Radio: Heard Before it was Invented
The Music of the Magnetosphere
The term ‘radio’ may also mean that someone is listening, but no one is transmitting. In ELF ‘Nature-Radio’, the broad-spectrum cluster of emissions (sounds, signals) you will hear are pure energy, generated by atmospheric impulse radiation, global lightning activity, the Aurora, Ionosphere, solar activity and earth currents. Radiation from lightning, for instance, is omnidirectional, therefore the column or ‘lightning-channel’ acts as a huge TX aerial, radiating strong EM waves at around 10kHz or thereabouts.
These phenomena are made audible and imaged as ‘chorus’, ‘atmospherics’ (‘sferics’), ‘tweeks’, ‘whistlers’ and in many other forms. For some, they are simply ‘noise’; others study just these signals. In terms of propagation, the Earth-Ionosphere waveguide is the spherical cavity, in which these signals spread around the globe, with little attenuation, through sub-ionospheric propagation. Above 10kHz, man-made signals tend to predominate (‘Hum’, hyperbolic radio navigation system Loran-A, Loran-C, at 100kHz, and so on).
For the last two years, I have acquired a few small, hand-held, dedicated, VLF radios, designed for mobile use in the monitoring of those sounds. They are the EXPLORER E202 (ex-Sistel), the INSPIRE Project VLF Radio and the VLF receiver from Italian manufacturer ELETTROFICCINA.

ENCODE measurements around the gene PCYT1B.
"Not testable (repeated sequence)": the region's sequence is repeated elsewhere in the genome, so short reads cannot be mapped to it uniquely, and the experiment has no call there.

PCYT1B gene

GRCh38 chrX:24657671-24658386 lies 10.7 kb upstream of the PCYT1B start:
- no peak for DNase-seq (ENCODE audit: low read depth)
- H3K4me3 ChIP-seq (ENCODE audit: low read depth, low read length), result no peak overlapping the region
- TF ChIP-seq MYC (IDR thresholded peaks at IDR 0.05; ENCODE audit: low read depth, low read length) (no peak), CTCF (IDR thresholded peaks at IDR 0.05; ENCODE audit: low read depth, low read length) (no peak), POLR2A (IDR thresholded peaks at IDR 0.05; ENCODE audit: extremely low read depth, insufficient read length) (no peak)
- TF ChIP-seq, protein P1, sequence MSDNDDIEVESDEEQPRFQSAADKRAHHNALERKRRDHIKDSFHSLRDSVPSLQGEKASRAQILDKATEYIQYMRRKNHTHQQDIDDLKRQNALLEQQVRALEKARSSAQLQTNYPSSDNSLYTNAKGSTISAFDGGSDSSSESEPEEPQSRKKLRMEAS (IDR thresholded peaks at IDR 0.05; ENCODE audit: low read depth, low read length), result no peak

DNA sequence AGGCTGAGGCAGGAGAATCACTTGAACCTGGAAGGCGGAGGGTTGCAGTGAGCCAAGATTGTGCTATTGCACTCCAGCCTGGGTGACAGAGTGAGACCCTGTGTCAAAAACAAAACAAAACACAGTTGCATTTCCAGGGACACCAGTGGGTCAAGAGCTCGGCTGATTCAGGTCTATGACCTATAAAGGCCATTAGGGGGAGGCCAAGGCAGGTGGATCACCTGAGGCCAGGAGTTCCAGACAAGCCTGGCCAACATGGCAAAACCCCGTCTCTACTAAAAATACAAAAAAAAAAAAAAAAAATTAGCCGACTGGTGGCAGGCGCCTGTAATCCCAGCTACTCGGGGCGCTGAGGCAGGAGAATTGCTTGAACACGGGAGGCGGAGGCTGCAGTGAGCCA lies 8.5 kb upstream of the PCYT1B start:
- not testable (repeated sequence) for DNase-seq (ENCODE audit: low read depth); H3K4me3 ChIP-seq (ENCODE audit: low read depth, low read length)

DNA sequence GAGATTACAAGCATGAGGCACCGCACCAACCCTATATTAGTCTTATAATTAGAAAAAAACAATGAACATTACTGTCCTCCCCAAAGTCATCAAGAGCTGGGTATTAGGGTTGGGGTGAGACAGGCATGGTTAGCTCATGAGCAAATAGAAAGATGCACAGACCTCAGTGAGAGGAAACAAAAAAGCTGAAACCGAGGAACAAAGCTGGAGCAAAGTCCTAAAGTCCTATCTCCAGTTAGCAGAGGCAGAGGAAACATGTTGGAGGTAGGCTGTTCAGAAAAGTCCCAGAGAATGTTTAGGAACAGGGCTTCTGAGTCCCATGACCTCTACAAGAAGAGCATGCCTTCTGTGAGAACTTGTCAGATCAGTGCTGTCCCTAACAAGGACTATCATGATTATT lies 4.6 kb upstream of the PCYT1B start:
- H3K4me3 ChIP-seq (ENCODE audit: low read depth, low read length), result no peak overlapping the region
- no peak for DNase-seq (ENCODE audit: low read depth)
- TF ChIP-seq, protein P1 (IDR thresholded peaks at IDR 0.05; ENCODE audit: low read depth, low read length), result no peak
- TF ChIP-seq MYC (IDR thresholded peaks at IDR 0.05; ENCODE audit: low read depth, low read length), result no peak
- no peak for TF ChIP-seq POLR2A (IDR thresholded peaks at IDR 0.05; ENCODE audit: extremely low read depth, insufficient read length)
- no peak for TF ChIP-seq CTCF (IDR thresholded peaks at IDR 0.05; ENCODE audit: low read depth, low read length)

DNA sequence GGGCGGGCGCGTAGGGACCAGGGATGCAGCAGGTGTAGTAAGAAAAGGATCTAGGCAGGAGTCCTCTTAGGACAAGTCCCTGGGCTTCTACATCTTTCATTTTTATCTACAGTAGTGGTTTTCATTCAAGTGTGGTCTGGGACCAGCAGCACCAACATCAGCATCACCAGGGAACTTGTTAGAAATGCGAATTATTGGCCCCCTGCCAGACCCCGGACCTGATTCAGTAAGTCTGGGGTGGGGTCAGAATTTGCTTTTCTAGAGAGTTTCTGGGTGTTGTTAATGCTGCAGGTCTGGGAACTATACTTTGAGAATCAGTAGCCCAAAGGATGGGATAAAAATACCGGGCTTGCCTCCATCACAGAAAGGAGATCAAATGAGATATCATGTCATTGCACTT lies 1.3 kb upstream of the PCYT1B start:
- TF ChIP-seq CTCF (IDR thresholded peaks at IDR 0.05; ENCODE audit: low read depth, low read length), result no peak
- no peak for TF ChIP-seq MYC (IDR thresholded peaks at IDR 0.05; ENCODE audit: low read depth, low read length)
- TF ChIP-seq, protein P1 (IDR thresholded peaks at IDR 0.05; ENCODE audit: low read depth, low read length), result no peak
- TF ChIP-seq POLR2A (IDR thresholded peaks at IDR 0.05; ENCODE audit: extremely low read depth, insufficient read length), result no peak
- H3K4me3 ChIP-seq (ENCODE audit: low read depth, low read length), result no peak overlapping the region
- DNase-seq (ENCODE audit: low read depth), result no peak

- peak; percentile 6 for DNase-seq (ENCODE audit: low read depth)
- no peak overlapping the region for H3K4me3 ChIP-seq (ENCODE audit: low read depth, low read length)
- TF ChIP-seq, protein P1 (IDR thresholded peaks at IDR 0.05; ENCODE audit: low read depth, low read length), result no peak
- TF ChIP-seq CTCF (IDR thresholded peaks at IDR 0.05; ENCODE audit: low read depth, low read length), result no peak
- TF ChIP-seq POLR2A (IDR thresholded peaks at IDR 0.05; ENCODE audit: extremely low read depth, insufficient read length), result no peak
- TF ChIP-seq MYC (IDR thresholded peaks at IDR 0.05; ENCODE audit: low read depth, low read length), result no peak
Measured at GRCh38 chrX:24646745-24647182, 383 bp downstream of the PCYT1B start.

Other receivers still available include the famous KIWA Earth Monitor, the American North Country VLF Receiver and the 2017-18 WR-3 Natural Radio Receiver (at around US$88) from ELF/VLF pioneer/ sound artist Stephen McGreevy. There are other choices, and many of you might prefer home-brew, of course.
In monitoring these fascinating, calming, sounds, you eventually reach a porous frontier between art and science. I am inspired by the marvellous book by Douglas Kahn, Earth Sound – Earth Signal. The author links electromagnetic waves from nature to both media and the arts. Kahn points out that these waves were heard a decade before Heinrich Rudolf Hertz (1857 to 1894) empirically proved their existence and two full decades before Guglielmo Marconi (1874 to 1937) was credited with inventing wireless telegraphy. Thomas Watson (1854 to 1934), assistant to Alexander Graham Bell (1847 to 1922), heard this ‘music of the spheres’ first when listening on a long metal line while working on the ‘new-fangled’ invention of the telephone – for which Bell, of course, became famous.
In more modern times, composers, such as Alvin Lucier (b. 1931) have been using natural radio in their experimental compositions – just listen to a sample of Lucien’s work Spherics: a sound installation and recordings of ionospheric disturbances, for large-loop antennas, tape recorder and playback system. You can also try VLF Aeriology by the Australian ‘cross-media artist’ Joyce Hinterding (b. 1958).
For antennas, I use a range of telescopic aerials, as well as my very own pièce d resistance, the BAZ magnetic ferrite bar LFM/5-50/24 from BAZ Spezialantennen in Germany. I have also stuck metal rods into trees and into the ground to find out what I could hear. You can also record these sounds with a software tool like SFS/RTGRAM, made for therapeutic speech-spectrogram displays, to make sonograms of Earth’s radio sounds.
Watch out for my next post about the Schumann Resonance.
20 May 2020